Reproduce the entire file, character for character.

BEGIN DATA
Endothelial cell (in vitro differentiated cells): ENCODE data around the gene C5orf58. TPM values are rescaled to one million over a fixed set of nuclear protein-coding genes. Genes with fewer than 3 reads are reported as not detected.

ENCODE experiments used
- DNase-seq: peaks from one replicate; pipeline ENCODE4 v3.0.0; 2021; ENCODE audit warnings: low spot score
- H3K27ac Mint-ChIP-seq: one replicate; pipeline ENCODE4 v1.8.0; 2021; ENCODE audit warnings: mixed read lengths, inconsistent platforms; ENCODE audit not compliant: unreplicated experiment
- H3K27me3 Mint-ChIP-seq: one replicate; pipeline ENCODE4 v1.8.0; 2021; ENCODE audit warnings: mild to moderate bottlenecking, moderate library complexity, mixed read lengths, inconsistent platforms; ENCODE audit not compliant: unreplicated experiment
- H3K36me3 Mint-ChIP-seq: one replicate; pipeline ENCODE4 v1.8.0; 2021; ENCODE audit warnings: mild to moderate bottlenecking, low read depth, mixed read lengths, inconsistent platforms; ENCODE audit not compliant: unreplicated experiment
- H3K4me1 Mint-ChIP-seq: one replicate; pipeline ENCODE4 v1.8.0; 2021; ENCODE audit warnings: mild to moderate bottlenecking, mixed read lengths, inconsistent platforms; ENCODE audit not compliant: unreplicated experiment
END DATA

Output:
Endothelial cell (in vitro differentiated cells): ENCODE data around the gene C5orf58. TPM values are rescaled to one million over a fixed set of nuclear protein-coding genes. Genes with fewer than 3 reads are reported as not detected.

ENCODE experiments used
- DNase-seq: peaks from one replicate; pipeline ENCODE4 v3.0.0; 2021; ENCODE audit warnings: low spot score
- H3K27ac Mint-ChIP-seq: one replicate; pipeline ENCODE4 v1.8.0; 2021; ENCODE audit warnings: mixed read lengths, inconsistent platforms; ENCODE audit not compliant: unreplicated experiment
- H3K27me3 Mint-ChIP-seq: one replicate; pipeline ENCODE4 v1.8.0; 2021; ENCODE audit warnings: mild to moderate bottlenecking, moderate library complexity, mixed read lengths, inconsistent platforms; ENCODE audit not compliant: unreplicated experiment
- H3K36me3 Mint-ChIP-seq: one replicate; pipeline ENCODE4 v1.8.0; 2021; ENCODE audit warnings: mild to moderate bottlenecking, low read depth, mixed read lengths, inconsistent platforms; ENCODE audit not compliant: unreplicated experiment
- H3K4me1 Mint-ChIP-seq: one replicate; pipeline ENCODE4 v1.8.0; 2021; ENCODE audit warnings: mild to moderate bottlenecking, mixed read lengths, inconsistent platforms; ENCODE audit not compliant: unreplicated experiment